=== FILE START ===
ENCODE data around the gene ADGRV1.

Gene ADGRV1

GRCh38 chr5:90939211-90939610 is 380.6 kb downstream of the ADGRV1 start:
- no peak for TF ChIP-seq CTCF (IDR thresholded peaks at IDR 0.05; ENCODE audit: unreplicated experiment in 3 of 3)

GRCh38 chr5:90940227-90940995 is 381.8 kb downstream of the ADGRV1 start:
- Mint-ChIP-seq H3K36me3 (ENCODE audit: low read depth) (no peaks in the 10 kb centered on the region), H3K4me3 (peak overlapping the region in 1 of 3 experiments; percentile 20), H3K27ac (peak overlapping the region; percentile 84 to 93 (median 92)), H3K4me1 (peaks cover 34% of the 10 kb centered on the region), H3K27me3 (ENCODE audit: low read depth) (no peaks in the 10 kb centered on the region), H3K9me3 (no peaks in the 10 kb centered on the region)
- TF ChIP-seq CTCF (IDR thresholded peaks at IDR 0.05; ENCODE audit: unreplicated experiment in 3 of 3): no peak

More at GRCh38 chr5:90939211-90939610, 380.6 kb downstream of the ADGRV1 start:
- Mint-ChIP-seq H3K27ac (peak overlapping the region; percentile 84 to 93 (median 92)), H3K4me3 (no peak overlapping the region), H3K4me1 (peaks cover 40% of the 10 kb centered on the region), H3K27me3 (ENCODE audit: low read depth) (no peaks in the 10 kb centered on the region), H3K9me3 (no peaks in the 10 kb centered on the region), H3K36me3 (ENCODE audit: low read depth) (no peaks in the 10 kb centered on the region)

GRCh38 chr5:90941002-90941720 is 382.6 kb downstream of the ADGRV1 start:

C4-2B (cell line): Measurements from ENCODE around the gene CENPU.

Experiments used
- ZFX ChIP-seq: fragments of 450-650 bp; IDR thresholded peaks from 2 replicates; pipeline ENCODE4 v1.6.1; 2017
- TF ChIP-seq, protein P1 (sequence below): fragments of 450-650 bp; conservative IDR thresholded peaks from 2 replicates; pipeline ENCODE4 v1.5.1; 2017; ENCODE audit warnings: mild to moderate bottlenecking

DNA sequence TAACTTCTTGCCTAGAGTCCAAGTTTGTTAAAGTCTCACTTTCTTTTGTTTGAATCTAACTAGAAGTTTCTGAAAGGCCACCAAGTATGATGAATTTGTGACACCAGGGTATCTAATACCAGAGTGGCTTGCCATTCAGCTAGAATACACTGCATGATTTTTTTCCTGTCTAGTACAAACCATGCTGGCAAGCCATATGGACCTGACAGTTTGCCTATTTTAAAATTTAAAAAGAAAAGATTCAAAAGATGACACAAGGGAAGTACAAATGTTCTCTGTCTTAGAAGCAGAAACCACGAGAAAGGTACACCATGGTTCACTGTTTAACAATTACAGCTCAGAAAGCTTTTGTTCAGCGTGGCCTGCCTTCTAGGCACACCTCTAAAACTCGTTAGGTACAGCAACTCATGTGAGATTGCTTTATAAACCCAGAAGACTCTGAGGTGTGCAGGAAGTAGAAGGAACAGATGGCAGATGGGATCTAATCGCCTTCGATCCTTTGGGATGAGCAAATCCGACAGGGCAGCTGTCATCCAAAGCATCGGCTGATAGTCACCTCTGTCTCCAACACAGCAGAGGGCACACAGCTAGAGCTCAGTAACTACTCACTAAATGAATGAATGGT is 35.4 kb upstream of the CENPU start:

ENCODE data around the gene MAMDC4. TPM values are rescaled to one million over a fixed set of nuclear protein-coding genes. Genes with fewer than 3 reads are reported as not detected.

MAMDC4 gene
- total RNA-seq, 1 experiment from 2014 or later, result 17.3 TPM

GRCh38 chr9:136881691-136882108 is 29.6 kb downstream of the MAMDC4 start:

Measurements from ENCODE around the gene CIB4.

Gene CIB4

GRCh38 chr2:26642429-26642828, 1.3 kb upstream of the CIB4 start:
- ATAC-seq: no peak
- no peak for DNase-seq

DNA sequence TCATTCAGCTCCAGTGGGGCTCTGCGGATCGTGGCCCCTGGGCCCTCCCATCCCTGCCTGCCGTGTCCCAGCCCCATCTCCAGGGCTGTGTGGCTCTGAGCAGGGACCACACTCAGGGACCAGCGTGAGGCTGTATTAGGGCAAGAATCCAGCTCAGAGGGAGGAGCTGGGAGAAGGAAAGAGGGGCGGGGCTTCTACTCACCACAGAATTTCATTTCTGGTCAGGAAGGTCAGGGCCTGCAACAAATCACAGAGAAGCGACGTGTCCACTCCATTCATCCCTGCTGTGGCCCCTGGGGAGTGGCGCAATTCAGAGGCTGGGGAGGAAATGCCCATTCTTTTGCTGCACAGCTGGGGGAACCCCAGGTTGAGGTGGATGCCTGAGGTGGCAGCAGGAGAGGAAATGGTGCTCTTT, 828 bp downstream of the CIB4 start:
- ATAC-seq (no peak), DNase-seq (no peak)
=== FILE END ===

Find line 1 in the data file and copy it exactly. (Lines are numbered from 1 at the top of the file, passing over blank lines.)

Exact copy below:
ENCODE data around the gene ADGRV1.